Do New Homes REALLY Cost More Than Used Homes?
You may have noticed that at first glance, the pricing for new homes seems higher than similarly sized used homes. The quick and easy response to this is that new homes are just better, and therefore worth more than a used home. New cars cost more than used cars, new boats are more expensive than used boats and so on. New just costs more. But leaving the discussion at that really doesn’t do the statement justice, because when you look a little closer, in many cases, buying a new home will actually cost LESS than a cheaper used one.
First, the obvious. Materials today are costlier than they were even a few years ago, so the wood that went into framing a 2,000 square foot home ten years ago is simply more expensive today. Second, the other materials, technology, and appliance that go into new homes are priced higher than it was in the past. New homes face different regulations and energy efficiency and environmental standards than homes that were built years ago. Finally, labor and transportation (fuel) costs are higher today than they were years ago.
Having said all that, once you take a close look, the difference between a pre-owned home and a new home may not be as great as it initially appears and in many cases, you’ll save money with the new home. The new materials, insulation in, more precise construction techniques that create a more air-tight home make new homes much less expensive to heat in the winter and cool in the summer than than used homes. New vinyl window technology insulates your home better than the older wooden or aluminum windows and the slightly tinted glass in windows today can drop the heat coming through them a few degrees. the radiant barrier in many new home attics can lower your attic temperature several degrees, again, making the interior of your home easier and cheaper to cool. In some cases you could be saving hundreds of dollars per month on your utility bills in a new home. Add that amount your saving with a new home to the payment of a used home and it may not seem so cheap!
Second, the appliances in your new home will use less electricity, gas, or water than older, less efficient appliances. Most used homes have old appliances, and to get the benefit of these new appliances, you’ll need to buy them. New, more energy efficient HVAC systems use less energy to do the same amount of work their older counterparts did, and the smart technology built into appliances or thermostats will add significantly to your savings. Your actual cost of living in a new home may make it less expensive than a comparable used home.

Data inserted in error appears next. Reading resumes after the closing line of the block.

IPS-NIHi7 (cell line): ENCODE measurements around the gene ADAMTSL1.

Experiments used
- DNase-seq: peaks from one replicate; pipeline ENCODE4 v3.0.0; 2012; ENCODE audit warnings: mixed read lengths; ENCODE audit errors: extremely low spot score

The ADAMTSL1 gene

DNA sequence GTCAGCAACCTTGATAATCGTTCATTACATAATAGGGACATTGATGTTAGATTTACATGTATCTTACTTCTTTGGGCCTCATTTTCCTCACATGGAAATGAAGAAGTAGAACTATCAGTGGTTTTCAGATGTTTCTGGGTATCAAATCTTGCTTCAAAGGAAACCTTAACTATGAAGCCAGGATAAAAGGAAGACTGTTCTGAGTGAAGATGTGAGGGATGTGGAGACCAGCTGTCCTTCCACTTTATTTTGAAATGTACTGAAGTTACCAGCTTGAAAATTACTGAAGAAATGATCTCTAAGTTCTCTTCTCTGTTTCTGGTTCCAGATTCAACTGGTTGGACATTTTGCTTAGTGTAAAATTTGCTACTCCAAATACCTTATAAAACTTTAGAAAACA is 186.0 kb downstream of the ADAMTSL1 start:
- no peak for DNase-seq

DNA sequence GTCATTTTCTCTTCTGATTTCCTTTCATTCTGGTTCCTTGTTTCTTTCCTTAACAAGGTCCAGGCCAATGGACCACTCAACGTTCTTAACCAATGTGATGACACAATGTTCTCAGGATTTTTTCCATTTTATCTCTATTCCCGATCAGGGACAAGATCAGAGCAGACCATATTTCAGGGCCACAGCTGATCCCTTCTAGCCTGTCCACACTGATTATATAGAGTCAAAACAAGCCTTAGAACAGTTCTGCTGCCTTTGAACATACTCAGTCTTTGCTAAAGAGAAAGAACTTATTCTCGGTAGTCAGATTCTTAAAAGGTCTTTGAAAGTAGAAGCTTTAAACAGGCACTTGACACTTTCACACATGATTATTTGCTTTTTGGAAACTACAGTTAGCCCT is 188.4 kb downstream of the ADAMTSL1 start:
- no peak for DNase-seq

Third, many new home communities have amenities such as workout facilities, pools, basketball or tennis courts, movie nights, walking trails, fishing ponds, and some even have coffee cafe’s that will save an average family thousands of dollars a year in entertainment and activity costs.
Fourth, in most used homes the new homeowner will have to pay for some repairs or upgrades to make the home their own. Repairs such as carpet, new paint, granite counter tops, new faucets, toilets, and other upgrades cost a lot of money. Used homes also may have some underlying other problems that you just don’t see when you buy the home such as electrical, plumbing, foundation, or interior problems may rise in the first few years of living in your used home that you’ll have to pay to repair. These issues are highly unlikely in a new home and are all covered by the builder’s warranty- so if they do occur, they won’t cost you a thing and they’ll be repaired quickly. Knowing that something could go wrong at any minute can negatively impact your peace of mind- and who want to live with the possibility of a huge repair bill hanging over their head?
Finally, the schools in many new home communities are new, built with the very best materials and have the best and newest facilities for learning and athletics. They attract the best teachers and are located close to the new home community. In many cases, children can walk to the school. How much money and time would that save!
While the “list” price of a used home may be lower than a comparably sized new one, when you take a closer look, it becomes clear that the “real cost” of living in a used home can be hundreds more than living in a beautiful new one!